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1 Corinthians 13.1-13; Faith, Hope, and Love

Congregations get reputations. Oak Street Church was known for its pipe organ and it liturgical worship. Crosspoint Community had a great band and uplifting music.  First Church had a great preacher for a pastor. The church at Corinth was known for its infighting and factions. They were Christians and they had received the Holy Spirit, but they didn’t demonstrate several common Christian characteristics.

Paul writes this letter to the Christians at Corinth to remind them that if they don’t have love nothing else matters. Paul even writes down a list of the type of love that he is talking about. It is a love that is patient, not boastful, doesn’t rejoice in wrong doing and bears all things. It is a very practical love for people who spend a lot of time together.

Paul reminds all of us that if we don’t have love we are missing a vital element in our lives. We may be filled with the Holy Spirit. We may be talented and gifted beyond imagination, but if we don’t have love the rest doesn’t matter. Love transforms lives and situations. Love is what God’s kingdom is all about.

1 Corinthians 13:1-13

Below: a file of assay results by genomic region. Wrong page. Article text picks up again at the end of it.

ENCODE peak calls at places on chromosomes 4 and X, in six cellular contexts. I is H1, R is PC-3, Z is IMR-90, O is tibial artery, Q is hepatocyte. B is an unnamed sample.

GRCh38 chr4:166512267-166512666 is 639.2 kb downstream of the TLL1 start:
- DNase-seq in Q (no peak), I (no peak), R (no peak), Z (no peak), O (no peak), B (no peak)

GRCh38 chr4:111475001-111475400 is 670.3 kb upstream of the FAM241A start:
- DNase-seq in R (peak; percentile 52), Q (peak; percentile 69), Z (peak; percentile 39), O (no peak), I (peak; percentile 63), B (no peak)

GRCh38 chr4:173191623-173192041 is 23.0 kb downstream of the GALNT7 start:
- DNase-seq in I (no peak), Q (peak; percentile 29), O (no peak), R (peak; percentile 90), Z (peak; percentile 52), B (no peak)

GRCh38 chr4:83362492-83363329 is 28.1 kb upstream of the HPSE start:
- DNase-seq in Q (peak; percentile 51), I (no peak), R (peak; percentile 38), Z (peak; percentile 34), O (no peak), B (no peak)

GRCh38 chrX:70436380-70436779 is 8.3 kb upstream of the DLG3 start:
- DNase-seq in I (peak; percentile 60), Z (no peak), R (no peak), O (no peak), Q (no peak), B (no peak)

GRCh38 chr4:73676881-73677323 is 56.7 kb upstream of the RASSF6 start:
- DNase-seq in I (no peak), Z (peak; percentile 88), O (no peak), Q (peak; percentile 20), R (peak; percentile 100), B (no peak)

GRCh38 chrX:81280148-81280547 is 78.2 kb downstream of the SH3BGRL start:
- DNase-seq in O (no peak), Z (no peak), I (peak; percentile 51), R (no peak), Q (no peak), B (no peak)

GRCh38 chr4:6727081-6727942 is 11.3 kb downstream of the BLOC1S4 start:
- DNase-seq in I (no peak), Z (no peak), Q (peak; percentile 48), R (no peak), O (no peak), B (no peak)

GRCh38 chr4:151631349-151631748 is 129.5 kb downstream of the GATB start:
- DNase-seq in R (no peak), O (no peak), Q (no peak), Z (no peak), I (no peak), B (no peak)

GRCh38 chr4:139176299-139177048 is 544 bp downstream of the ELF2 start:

If I speak in the tongues of mortals and of angels, but do not have love, I am a noisy gong or a clanging cymbal. And if I have prophetic powers, and understand all mysteries and all knowledge, and if I have all faith, so as to remove mountains, but do not have love, I am nothing. If I give away all my possessions, and if I hand over my body so that I may boast, but do not have love, I gain nothing.

Love is patient; love is kind; love is not envious or boastful or arrogant or rude. It does not insist on its own way; it is not irritable or resentful; it does not rejoice in wrongdoing, but rejoices in the truth. It bears all things, believes all things, hopes all things, endures all things.

Love never ends. But as for prophecies, they will come to an end; as for tongues, they will cease; as for knowledge, it will come to an end. For we know only in part, and we prophesy only in part; but when the complete comes, the partial will come to an end. When I was a child, I spoke like a child, I thought like a child, I reasoned like a child; when I became an adult, I put an end to childish ways. For now we see in a mirror, dimly, but then we will see face to face. Now I know only in part; then I will know fully, even as I have been fully known. And now faith, hope, and love abide, these three; and the greatest of these is love.